SOLOSI really love the Songbird. The Songbird's in Adams Morgan. It's a very -- it kind of looks like a row house, and it's very tight inside. And you're really up close and personal with whoever's performing, rubbing shoulders with them. The stage isn't too far from you. It's very close-up.
NNAMDIAnd when you mentioned earlier that now you can hear music from all over the world, who are some of your favorite artists? Are there any musicians, any artists that are your dream collaborators, or who greatly influence your work?
SOLOSYeah. And when you asked me if this area has influenced my music, I think one artist that I really listen to from this area is Brent Faiyaz and GoldLink. They just recently made a song called "Crew," and they almost got a Grammy for it. But I listen to Brent Faiyaz pretty frequently, and I would love to collaborate with him, or GoldLink, not just because they're from here, but they make great music. And it's also I feel pride that they are from here.
NNAMDIAny other favorite artists, just in general?
SOLOSYes. Recently, I've been listening to Anderson Paak, and he was actually NPR's Tiny Desk performance, too. He played the drums. I don't know if you've ever seen that one.
SOLOSHe recently came out with an album, and the whole album is just amazing. He's got great features.
NNAMDIApparently you're a Tiny Desk fan.
SOLOSYeah, I'm a Tiny Desk fan, for sure. (laugh)
NNAMDISay Solos is an artistic endeavor that you do outside of work. What do you do on your nine to five?
SOLOSMy nine to five, I work for the Department of Labor, and I do graphics.
NNAMDIYou went to the University of Virginia, or VCU.
SOLOSYeah, VCU. Yes.
NNAMDIYou went to Virginia Commonwealth University. What did you do there?
SOLOSI studied graphics there in the fine arts school, graduated from there. And now I do it for the federal government.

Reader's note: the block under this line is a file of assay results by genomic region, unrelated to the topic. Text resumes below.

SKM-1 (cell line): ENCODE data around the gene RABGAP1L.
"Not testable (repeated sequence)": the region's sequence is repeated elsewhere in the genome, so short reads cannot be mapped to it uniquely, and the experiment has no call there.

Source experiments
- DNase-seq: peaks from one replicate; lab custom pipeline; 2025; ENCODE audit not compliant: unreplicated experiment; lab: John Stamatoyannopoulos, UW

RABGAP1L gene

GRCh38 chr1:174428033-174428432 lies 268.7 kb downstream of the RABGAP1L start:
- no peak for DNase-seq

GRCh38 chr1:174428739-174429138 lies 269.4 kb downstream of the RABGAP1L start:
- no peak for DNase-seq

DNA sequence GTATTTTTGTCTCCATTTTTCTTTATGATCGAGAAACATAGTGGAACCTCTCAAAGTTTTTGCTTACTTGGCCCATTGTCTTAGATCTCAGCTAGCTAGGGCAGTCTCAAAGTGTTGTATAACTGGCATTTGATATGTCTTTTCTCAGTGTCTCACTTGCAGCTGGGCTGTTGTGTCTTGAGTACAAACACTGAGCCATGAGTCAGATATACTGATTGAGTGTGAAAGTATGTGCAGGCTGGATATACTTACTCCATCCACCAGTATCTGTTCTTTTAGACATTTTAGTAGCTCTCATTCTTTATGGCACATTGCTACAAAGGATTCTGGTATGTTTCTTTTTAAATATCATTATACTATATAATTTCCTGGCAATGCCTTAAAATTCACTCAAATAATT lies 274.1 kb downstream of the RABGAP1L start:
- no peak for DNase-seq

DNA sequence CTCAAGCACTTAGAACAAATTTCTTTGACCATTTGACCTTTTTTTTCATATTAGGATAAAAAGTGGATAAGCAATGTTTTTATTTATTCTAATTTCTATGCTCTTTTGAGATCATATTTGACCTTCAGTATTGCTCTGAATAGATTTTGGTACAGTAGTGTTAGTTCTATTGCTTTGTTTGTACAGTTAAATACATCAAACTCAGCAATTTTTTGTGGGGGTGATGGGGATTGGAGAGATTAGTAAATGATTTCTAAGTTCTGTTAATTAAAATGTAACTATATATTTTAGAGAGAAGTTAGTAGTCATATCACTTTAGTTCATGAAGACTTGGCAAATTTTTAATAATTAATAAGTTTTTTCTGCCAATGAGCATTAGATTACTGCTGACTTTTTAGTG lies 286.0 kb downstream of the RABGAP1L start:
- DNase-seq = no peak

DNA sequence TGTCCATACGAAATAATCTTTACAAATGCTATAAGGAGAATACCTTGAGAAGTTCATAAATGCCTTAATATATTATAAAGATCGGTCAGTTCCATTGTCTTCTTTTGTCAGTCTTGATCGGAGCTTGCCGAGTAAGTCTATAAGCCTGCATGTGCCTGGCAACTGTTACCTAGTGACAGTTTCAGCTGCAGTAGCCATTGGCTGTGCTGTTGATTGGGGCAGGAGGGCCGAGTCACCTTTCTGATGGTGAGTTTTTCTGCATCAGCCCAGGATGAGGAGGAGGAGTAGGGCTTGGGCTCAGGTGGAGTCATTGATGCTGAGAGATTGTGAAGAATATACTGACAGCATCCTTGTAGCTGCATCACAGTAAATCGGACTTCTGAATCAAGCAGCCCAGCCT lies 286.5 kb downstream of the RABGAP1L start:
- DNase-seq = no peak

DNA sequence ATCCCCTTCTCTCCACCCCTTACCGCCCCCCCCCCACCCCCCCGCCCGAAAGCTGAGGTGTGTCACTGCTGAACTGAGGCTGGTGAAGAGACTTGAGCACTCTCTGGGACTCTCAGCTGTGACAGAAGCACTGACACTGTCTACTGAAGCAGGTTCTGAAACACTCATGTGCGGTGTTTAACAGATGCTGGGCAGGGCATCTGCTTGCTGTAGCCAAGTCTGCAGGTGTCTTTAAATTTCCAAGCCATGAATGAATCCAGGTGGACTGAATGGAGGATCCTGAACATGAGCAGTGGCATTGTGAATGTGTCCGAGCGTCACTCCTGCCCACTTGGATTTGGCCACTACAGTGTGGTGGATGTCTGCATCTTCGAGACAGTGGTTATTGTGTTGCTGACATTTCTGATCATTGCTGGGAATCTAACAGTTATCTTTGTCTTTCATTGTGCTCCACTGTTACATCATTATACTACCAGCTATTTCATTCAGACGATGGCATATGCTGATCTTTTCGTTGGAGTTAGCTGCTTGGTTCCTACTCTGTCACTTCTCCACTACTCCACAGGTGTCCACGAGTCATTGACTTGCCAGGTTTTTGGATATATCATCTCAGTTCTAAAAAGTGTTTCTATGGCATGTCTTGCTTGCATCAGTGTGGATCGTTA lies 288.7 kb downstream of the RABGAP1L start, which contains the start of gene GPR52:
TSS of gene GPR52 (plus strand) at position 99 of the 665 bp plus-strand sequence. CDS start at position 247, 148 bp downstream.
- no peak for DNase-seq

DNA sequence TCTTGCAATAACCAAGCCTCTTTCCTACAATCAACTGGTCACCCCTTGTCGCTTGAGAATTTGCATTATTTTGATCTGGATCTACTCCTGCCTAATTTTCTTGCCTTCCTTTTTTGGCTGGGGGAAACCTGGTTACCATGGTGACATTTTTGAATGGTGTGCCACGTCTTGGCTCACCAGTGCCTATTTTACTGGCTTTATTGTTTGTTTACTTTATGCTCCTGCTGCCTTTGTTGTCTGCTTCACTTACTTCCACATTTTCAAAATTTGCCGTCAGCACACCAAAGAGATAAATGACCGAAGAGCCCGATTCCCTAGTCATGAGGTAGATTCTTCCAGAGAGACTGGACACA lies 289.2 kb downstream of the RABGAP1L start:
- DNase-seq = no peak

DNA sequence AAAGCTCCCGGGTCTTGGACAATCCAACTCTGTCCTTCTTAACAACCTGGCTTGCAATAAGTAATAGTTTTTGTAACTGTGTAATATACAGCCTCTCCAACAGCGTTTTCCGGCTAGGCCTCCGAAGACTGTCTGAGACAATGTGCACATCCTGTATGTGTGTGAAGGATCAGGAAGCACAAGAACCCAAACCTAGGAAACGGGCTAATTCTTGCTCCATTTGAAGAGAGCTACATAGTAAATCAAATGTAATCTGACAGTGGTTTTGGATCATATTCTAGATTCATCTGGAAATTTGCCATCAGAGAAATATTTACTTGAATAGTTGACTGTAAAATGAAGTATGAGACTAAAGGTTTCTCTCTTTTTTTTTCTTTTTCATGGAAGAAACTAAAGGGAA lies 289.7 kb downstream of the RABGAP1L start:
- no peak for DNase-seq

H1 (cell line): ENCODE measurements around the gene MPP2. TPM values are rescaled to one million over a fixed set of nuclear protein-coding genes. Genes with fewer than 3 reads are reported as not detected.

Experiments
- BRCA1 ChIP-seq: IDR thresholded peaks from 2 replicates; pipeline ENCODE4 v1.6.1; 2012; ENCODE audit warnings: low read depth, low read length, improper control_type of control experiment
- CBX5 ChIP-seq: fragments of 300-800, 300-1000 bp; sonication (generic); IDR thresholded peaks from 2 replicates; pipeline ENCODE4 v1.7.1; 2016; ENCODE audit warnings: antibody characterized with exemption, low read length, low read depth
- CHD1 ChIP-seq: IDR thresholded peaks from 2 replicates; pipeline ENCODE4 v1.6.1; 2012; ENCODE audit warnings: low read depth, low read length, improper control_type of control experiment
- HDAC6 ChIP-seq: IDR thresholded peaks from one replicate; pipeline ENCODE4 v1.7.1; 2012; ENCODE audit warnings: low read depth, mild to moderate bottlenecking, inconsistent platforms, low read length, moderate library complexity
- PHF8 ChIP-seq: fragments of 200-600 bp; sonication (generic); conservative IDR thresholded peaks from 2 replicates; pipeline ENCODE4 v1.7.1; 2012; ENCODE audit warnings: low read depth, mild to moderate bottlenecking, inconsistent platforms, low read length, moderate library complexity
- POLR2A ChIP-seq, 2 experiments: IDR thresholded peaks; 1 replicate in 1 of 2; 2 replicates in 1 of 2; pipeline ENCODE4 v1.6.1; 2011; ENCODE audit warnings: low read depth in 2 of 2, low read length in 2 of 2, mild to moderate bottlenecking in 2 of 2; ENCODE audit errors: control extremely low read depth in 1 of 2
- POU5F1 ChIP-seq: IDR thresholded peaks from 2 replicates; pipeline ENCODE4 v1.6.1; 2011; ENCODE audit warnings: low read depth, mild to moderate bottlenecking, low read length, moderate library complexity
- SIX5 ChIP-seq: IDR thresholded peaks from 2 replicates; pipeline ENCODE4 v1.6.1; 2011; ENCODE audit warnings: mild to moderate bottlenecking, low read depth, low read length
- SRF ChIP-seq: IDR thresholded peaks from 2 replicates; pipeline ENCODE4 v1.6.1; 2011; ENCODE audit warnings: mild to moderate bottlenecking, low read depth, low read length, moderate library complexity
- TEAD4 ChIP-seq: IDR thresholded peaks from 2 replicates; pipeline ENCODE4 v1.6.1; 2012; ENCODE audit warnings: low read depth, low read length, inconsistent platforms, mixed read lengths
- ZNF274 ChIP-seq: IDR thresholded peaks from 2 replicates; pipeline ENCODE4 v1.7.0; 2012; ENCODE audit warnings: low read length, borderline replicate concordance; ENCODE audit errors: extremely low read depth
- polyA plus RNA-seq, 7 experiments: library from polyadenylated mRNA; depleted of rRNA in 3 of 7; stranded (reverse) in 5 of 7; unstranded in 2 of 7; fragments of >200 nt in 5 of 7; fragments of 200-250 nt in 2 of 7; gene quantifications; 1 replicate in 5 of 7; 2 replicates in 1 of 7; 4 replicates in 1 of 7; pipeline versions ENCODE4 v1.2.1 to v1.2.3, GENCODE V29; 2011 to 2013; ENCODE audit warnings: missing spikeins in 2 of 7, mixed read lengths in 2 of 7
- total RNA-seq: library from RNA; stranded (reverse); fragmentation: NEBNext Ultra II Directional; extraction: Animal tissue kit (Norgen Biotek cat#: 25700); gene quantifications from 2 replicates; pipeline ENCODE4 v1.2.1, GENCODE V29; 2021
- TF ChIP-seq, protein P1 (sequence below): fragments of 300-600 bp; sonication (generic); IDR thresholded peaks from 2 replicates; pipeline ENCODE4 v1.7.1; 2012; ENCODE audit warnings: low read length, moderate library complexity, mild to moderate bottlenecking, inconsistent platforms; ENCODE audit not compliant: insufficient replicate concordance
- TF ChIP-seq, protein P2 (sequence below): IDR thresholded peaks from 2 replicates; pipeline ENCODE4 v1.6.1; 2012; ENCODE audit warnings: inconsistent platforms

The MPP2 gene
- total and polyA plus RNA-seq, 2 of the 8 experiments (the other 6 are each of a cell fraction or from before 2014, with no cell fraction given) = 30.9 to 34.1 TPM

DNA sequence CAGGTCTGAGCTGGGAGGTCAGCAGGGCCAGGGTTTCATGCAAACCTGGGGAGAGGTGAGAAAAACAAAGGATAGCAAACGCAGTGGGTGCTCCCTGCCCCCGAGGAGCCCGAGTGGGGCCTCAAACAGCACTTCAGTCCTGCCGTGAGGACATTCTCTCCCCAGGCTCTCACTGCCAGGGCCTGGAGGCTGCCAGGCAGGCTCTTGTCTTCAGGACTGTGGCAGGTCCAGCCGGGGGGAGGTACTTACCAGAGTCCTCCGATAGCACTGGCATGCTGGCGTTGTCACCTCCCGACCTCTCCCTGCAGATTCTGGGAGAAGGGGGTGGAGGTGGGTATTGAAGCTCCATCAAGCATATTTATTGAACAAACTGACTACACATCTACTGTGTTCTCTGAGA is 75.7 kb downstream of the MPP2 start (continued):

NNAMDIWell, when people think of federal government employees, they think of bureaucrats.
NNAMDIYou're a graphic artist at the Department of Labor, so your job involves some level of creativity.
SOLOSYes, some level. I would say a low level, but (laugh) it's very stifled. I will say that.
NNAMDIWell, it's better than being maybe in the audit department, for you, isn't it?
SOLOSOh, yeah. Oh, yeah, it's way better than that.
NNAMDIYou're not crunching numbers.
SOLOSNo, no, no, no.
NNAMDIYou get to be at least a little bit creative. So, what's next for Say Solos?
SOLOSHopefully, my sound will grow and grow, and I can create a fan base where I can just quit my nine to five and just do loop station every day, you know. Make music every day.
NNAMDIAny upcoming projects or performances that we should be looking out for?
SOLOSYes. Actually, I have a small project coming out soon called "Three Tune Kid." It's only three songs, but my idea is that it shows a variety of what I have to offer. And it's just a quick, little project, and I think it's going to be the first volume of many.
NNAMDIWell, I think it's going to be the first volume of many, too, because from what we've heard so far, I like what I hear, and I expect there'll be a lot more. Before we go, I'd like to say thank you to Jaco Pastorius. That was the bassist for Weather Report who introduced me to the loop that I talked about earlier. And also before we go, we'd like you to play one last song for us, called "Crushed." Can you tell us about that song?
SOLOS"Crushed" was a song that myself and my friend, he's actually from Nigeria. He produced a beat, and he was living with me at the time. And he said, hey, you should make a song for Valentine's Day. And I was, like, okay. This was two days before Valentine's Day. I was like, all right. give me the song, give me the beat, and I'll make something. And we made it quick, and we released it on Valentine's Day. And it's pretty much a song about having a crush on someone. And at first, they don't like you, but then they start to like you, and then it becomes mutual.
NNAMDISpeaking of diversity in this area, Cuba, Puerto Rico, you're from Virginia, he's from Nigeria. (laugh) You make a song about Valentine's Day. (laugh) That's as much diversity as you can get. So nice talking to you.
SOLOSNice talking to you, too, Kojo.
NNAMDIAnd good luck.
NNAMDIThis segment was produced by Mark Gunnery and Cydney Grannan. As we go out, here's one last song from Say Solos, called "Crushed." You can listen to all of the songs we recorded with Say Solos at KojoShow.org. And you can also read about all the bands we're featuring this week who entered NPR Music's Tiny Desk contest at DCist.com Join us back here tomorrow, at noon. Until then, thank you for listening. I'm Kojo Nnamdi.
On this last episode, we look back on 23 years of joyous, difficult and always informative conversation.